Westville waveski champion, Ryan Griffith (RG) started wave skiing at the age of five with his father, who is also a waveski champ, Dave Griffith. He said growing up on the beach, riding the waves seemed natural for him and his siblings. Over the past 20 years, he has won numerous titles and recently participated in the SA Championship in Jongensfontein where he ranked third in the country, winning Sportsman of the Year. Tabloid Newspapers (TN) spoke to Ryan on his waveskiing career and his achievements so far.
TN: Did you grow up as one of those babies who enjoyed being in the water?
RG: I absolutely did. My parents always encouraged me to get involved in anything to do with the ocean – surf, sail, scuba, spearfishing. We have always had an array of body boards, surfboards, longboards and waveskis that we took with us on our beach trips.
TN: What competitions have you participated in, and which are your highlights?
RG: Numerous. The SA Championships and world titles over the last 20 years. My highlights being the four junior world titles that I won. Two of them I won in South Africa, one in Australia and one in Spain. My most recent one was at the SA Champs in Jongensfontein, where I ranked third in the country and winning Waveski Sportsman of the Year after 16 years out of the sport due to a back injury in 2002.
TN: Do you belong to any club?
RG: Yes, I belong to KZN Waveski and South African Waveski surfing associations and to Canoeing South Africa.
TN: When not riding waves, what do you do for fun?
RG: I enjoy keeping active, so I am often training at GetFit Westville or the Westville Power Pilates studio. I enjoy going on adventures with my two-year-old daughter, or spending time with family and friends.
TN: How do you juggle your job and sport?
RG: The key is dedication. Fitting in an early surf before work is a great way to start the day.
TN: Are you the only one in your family that enjoys riding waves?
RG: No. We are an entire family of board riders, with most of us surfing, long-boarding or waveskiing. We joke that the saltwater is in our blood.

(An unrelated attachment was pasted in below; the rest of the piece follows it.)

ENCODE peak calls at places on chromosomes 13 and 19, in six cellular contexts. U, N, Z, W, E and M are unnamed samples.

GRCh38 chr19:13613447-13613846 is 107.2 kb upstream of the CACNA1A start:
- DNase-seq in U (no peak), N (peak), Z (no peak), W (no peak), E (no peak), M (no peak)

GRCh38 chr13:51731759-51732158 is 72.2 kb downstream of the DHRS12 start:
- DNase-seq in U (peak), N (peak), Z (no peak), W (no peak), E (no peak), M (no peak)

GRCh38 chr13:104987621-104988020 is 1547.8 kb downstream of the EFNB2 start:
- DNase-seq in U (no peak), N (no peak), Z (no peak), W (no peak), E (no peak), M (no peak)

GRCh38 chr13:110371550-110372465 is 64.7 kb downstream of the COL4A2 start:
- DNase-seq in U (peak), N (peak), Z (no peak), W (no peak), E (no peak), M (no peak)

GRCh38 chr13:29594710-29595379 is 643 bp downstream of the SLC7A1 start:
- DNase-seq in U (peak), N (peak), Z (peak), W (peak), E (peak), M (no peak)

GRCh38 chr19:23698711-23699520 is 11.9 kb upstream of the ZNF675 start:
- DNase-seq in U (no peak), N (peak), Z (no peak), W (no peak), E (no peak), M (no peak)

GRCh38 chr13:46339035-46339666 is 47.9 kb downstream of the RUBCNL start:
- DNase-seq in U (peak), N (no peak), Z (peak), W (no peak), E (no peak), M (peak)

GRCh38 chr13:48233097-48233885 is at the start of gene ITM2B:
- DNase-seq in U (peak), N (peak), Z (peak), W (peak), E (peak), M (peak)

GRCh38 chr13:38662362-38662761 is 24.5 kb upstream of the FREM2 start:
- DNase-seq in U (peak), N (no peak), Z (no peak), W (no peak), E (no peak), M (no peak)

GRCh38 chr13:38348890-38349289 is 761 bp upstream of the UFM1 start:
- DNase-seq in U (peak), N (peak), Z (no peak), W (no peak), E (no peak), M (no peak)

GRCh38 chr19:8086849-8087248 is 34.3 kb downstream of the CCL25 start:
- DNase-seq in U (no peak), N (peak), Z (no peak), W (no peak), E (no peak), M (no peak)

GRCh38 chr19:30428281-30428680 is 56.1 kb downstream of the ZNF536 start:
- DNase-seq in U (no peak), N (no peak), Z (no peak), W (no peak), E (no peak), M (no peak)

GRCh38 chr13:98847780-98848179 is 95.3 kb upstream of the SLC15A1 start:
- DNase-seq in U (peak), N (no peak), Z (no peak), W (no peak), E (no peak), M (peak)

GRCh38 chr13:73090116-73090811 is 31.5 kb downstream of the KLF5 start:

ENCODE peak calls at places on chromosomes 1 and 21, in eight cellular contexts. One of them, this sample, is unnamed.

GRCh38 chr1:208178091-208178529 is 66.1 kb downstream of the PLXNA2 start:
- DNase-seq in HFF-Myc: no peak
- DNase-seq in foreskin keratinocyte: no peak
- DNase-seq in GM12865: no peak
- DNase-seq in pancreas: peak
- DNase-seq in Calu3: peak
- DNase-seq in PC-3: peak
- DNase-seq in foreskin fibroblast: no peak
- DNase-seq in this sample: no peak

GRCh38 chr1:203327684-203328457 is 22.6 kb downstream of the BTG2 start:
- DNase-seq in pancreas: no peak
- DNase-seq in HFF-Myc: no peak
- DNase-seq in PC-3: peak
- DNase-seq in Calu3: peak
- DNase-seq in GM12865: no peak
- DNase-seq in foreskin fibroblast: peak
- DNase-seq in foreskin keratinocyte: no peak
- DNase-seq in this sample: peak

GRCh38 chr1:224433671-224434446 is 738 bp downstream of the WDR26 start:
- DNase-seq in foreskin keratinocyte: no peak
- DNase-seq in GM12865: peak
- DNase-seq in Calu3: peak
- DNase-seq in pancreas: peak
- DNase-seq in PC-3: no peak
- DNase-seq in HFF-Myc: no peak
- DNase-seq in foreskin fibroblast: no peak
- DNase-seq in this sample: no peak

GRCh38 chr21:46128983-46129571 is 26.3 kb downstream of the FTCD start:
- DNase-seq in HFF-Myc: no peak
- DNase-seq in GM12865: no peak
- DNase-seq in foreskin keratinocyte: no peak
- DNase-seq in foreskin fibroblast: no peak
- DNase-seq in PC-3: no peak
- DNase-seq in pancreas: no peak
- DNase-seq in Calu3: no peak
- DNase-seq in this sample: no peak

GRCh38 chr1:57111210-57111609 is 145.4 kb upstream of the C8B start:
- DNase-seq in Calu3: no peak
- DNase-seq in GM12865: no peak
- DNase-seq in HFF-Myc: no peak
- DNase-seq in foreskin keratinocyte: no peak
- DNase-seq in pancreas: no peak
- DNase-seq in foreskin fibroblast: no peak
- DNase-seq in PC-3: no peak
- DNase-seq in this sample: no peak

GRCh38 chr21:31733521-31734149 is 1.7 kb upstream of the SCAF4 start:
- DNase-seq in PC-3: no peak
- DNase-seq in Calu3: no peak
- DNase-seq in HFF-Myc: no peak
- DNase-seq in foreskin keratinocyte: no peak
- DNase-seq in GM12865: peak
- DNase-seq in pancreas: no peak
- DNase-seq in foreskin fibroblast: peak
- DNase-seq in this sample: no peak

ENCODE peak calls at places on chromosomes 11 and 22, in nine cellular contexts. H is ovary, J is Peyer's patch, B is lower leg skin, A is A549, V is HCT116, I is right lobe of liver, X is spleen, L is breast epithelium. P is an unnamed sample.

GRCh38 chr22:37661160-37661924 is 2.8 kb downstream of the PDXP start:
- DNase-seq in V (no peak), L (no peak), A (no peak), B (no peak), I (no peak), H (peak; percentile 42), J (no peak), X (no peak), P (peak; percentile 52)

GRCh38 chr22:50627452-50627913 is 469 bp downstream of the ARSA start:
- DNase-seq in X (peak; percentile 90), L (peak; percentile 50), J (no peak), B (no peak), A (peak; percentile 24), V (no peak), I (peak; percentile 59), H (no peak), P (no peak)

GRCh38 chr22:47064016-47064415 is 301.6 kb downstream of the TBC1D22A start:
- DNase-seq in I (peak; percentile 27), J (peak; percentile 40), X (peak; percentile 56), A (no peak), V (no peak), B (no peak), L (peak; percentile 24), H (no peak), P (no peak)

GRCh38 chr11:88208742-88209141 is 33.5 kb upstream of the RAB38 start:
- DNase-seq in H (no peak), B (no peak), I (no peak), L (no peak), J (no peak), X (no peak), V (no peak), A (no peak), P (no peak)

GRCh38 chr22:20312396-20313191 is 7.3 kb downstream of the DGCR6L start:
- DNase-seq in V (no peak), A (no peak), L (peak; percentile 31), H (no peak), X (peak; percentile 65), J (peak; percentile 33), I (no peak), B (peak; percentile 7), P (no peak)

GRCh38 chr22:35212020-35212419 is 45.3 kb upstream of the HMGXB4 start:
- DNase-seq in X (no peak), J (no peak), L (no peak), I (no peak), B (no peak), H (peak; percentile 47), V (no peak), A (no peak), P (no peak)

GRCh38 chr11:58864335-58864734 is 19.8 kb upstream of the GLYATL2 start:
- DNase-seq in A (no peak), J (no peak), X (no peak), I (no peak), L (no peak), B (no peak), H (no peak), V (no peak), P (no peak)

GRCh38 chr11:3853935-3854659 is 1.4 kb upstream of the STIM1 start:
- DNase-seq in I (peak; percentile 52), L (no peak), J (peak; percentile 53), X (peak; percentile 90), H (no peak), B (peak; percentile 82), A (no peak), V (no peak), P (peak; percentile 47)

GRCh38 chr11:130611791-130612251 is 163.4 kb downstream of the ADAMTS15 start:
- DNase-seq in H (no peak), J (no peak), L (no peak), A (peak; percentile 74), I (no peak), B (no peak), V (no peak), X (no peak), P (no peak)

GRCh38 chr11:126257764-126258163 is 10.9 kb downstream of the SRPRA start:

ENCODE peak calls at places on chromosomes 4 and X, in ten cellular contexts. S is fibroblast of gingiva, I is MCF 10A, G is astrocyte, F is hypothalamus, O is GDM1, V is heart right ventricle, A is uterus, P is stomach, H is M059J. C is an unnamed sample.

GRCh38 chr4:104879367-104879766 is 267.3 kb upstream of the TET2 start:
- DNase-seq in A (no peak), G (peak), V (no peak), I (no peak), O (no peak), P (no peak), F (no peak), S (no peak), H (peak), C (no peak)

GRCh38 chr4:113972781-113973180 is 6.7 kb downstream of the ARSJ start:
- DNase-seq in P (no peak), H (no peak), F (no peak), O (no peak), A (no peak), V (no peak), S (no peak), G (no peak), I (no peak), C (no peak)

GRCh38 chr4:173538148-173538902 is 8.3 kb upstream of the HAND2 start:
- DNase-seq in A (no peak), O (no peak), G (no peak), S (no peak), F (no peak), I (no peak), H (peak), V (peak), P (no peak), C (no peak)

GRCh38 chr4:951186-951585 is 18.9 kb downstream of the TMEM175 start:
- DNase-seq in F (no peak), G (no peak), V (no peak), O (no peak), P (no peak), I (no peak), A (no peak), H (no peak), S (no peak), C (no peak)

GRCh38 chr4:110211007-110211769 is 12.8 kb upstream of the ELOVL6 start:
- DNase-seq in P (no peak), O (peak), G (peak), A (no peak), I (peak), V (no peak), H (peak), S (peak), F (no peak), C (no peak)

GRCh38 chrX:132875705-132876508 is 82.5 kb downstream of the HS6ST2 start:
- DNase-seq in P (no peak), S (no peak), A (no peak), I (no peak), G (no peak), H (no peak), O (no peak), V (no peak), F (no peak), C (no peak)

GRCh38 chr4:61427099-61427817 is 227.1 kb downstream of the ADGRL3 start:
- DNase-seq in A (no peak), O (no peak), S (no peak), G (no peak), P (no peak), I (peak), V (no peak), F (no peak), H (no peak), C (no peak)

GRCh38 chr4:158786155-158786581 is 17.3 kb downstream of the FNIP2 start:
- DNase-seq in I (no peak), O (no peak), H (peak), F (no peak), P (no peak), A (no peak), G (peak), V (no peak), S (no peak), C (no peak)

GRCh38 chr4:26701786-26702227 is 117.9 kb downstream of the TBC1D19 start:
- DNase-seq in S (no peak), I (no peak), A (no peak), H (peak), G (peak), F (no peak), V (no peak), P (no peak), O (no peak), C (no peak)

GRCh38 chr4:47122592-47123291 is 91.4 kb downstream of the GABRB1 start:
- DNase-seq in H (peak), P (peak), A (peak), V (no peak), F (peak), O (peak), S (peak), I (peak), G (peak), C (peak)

TN: What challenges have you faced preparing for a competition?
RG: Injury and recovery is always the greatest challenge when competing. You have to constantly push yourself to such a high level during training and competition that unfortunately you sometimes get hurt.
TN: Does your sport require any special training or any eating plan?
RG: The sport itself does not, but if you want to win, you have be prepared to be in the water at least five days a week. I have been incredibly lucky to be trained by Denver Subramany and Paul Marks at Getfit Westville. With their programme I was able to not only lose an incredible amount of weight (55kgs) but get back to my peak fitness level which has helped end this year on the podium.
TN: Who is your inspiration and why?
RG: My inspiration comes from my fellow competitors, Bruce Viaene (East London), Mike Wessels (Cape Town) and Duran Martin (KZN). These guys have set the bar incredibly high with their level of surfing, to beat them requires me to be at my best at all times.
TN: After a challenging day, what do you do to relax wine, beer or whisky?
RG: I avoid alcohol completely while I am training for a contest, but I do enjoy an occasional good bottle of red wine.
TN: Which is you ideal holiday destination and why?
RG: Bali would always be my first choice. It is incredibly beautiful and has some excellent surf spots.